Popular discontent in America in the 21st century combines the disappointed aspirations, desires, and demands of the old American republicans with those characteristic of the post-historical American ideologues and social engineers. For the "conservative" majority, "contentment" means the abject willingness to abandon the intrinsically American assumption that life for each successive generation of American individuals will be bigger, fuller, wider, and richer, and its corollary, that every successive generation has the God-given right to have that expectation fulfilled. What the majority demands for itself is, qualitatively speaking, what it has historically worked and hoped for. It refuses to give up on Croly's promise of America, or surrender what James Truslow Adams a few years later called "the American Dream." For the majority of Americans, "contentment" would be the pusillanimous refusal to press one's constitutional right to More, by intelligence and hard work preferably, otherwise at the expense of the rich and better off. The American revolutionary minority, on the other hand, has an infinitely more sophisticated project in hand, one not reducible (in theory, anyway) to materialist terms. This minority descends from the millennialist experimental communities early in the 19th century, a social experiment that was restricted almost exclusively to a handful of states north of the Mason-Dixon Line, where it never succeeded in establishing itself as the orthodoxy of the educated classes. The successor to this brief and abortive American tradition was Progressivism, a less radical and more realistic program than the newly imported socialist doctrine--the Trier Dream--that never succeeded in making headway against it but in the last decades of the 20th century was partially displaced, but also powerfully reinvigorated, by advanced multicultural liberalism, or the Frankfurt Dream, admitted in the baggage of Adorno, Marcuse, et al. through the golden gates of Ellis Island in the 1930's. Despite recent attempts to update and socialize it, the American Dream has been historically an individualistic and practical vision centered on a narrowly commercial form of activity entirely at odds with the Trier and Frankfurt Dreams of a collectivist utopia where all distinctions among individuals and groups have been abolished and Marx's abhorred commodity, money, has withered away; a spiritually autonomous secular world and strictly human artifact. For the revolutionary minority, "contentment" is mere moral apathy, the refusal to cooperate in the noble project of the perfection of man and society in this world, the only world there is. Majority and minority alike, however, work from the assumption that the logic of democratic society implies that life should be a process of endless material betterment and expanded freedom achieved by ceaseless change.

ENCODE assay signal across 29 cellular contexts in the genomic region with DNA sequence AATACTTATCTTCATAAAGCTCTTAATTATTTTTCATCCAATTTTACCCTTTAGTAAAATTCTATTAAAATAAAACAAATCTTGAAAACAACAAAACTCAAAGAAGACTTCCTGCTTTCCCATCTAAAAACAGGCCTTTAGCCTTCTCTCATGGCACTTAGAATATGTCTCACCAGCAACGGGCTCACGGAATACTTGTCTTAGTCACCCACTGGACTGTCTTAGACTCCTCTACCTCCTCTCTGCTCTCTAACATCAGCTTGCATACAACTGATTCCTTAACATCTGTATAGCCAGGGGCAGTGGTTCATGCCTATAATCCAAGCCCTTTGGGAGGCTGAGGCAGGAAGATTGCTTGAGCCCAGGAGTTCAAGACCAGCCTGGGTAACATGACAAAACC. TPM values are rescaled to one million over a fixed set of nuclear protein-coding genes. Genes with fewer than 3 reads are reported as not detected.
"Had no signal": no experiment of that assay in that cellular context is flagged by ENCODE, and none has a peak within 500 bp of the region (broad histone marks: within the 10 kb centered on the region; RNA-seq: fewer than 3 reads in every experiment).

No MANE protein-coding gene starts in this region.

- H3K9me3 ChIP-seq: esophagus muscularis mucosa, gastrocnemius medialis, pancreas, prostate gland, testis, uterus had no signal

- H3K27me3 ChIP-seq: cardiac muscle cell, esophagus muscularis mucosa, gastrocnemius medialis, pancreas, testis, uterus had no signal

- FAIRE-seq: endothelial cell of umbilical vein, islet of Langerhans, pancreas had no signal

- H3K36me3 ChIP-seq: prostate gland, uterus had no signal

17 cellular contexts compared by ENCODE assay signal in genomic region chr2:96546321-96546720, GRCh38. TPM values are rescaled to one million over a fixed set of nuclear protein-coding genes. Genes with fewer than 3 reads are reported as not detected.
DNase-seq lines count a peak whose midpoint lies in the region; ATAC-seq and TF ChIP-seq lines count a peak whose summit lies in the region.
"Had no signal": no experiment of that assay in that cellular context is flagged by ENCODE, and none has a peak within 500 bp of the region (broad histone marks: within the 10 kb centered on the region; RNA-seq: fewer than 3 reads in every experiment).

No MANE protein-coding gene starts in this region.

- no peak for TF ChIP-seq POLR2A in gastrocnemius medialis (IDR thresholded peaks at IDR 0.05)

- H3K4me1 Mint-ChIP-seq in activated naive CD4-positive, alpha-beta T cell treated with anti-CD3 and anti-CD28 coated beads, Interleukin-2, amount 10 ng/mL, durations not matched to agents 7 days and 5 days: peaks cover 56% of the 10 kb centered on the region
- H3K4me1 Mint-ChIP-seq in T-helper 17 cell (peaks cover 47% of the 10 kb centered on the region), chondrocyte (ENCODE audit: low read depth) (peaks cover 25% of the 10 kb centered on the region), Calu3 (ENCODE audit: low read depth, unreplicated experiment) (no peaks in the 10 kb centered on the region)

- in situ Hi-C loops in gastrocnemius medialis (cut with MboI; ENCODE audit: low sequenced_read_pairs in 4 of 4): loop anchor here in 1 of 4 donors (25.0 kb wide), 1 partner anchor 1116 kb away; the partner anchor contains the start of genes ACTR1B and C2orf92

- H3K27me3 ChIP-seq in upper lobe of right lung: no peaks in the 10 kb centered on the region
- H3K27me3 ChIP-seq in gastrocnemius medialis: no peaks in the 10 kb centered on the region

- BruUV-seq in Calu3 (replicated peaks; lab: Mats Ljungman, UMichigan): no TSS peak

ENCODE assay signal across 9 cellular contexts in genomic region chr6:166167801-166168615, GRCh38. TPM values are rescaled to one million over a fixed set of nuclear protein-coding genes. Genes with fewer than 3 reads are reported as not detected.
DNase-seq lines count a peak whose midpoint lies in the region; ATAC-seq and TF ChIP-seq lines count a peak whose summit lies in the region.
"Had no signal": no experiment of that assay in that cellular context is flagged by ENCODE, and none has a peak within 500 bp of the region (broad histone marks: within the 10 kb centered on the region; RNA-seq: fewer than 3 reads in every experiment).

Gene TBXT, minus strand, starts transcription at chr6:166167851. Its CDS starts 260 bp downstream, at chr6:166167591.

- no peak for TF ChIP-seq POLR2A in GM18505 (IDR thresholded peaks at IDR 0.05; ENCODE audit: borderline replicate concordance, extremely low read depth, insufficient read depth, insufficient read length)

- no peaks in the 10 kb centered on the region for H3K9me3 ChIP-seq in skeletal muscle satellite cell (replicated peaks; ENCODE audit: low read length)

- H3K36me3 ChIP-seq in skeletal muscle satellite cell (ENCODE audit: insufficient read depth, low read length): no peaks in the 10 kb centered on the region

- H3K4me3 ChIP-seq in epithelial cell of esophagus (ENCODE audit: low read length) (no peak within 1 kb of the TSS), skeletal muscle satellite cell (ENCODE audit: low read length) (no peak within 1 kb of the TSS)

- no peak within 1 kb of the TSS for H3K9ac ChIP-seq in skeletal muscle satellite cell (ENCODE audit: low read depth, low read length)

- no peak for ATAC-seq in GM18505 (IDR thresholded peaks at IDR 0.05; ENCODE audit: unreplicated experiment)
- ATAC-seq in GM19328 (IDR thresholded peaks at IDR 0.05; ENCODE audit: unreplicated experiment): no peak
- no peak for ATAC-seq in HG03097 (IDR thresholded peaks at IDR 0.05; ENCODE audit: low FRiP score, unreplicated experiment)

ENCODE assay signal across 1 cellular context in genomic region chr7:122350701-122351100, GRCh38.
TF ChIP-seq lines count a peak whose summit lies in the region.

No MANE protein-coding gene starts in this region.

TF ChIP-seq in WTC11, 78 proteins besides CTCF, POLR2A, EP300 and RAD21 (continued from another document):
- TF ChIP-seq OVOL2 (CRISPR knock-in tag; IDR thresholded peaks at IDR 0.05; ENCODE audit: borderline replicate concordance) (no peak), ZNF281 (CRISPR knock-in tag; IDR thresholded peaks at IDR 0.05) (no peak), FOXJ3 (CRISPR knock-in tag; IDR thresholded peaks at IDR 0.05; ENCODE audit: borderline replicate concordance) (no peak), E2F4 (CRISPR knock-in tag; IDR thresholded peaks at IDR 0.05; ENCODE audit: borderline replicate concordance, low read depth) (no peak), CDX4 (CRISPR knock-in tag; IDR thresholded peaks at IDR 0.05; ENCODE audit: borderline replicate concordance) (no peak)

VISITORS FROM EUROPE to the United States in the 19th century were nearly unanimous in observing that Americans never stand still, that they are always in motion, never in repose. Indeed, standing still has always been the supreme American heresy: an unmistakable sign of sloth, but also of an unwarranted and inexcusable contentment, a refusal to "make" of oneself all that one can make. Thus, discontent seemed a virtue, rather than the condition of radical ingratitude it is. Historians, preferring to perceive instead a healthy "restlessness" and "adventurousness of spirit," have traditionally presented this quintessentially American characteristic as an admirable one that made possible the settlement of a continent and the subjugation of its aborigines, the creation of a new civilization. Yet general historians and men of letters, unlike modern academic specialists, ought to have a broad view of history. There is a time for everything, in the lives of nations as in those of men. Youth is a time for action, maturity for examination, age for reflection. Modern historians--American historians, at any rate--seem blind to this ancient wisdom. One expects from an historical writer an exuberant enthusiasm for the active and extroverted America of Fenimore Cooper's day. Strangely, no 21st-century historian appears to consider that what were national virtues in the era of American expansion might not be national virtues today; or that the "strenuous life" proposed for the United States by Theodore Roosevelt in 1901 might no longer be appropriate either to American society or to American government in 2013.
The largest of the many influences responsible for America's prolonged adolescence and the restlessness and dissatisfaction that accompany that unhappy time of life is surely the political and business classes' commitment to perpetuating mass immigration into the indefinite future, as far as the eye can see. The arrival of two-and-a-half-million legal, and countless numbers of illegal, immigrants per year in the United States does far more than assure endless demographic, cultural, and political change. It prolongs the reality, and the perception, of America as a raw and unfinished nation populated by single-minded individualistic strivers and aggressively competing ethnic and cultural groups, a society in which no one can ever have enough of anything, although everybody is acknowledged to deserve everything; a society madly engaged in expansion and inflation rather than consolidation and appreciation, in action and activism rather than in contemplation and reflection. In these circumstances, the United States can never mature into a condition of civilization but is fated instead to remain a noisy engine of frantic commerce, destined to implode like a dying star trailing streams of bright ephemeralities, all of them forgettable and certain to be forgotten.
Lacking a precommercial past and unlikely to enjoy a postcommercial future, America is the first purely commercial nation in history. Marx, failing to see that private property is the indispensable basis, practically and morally, of civilization, was wrong about socialism. But he was entirely right about capitalism, which for too many people is the indispensable condition for property, though history--ancient history, especially--shows otherwise. According to the laws of capitalism, whatever ceases to grow, dies. What's good (enough) for General Motors is good enough for the United States of America, too.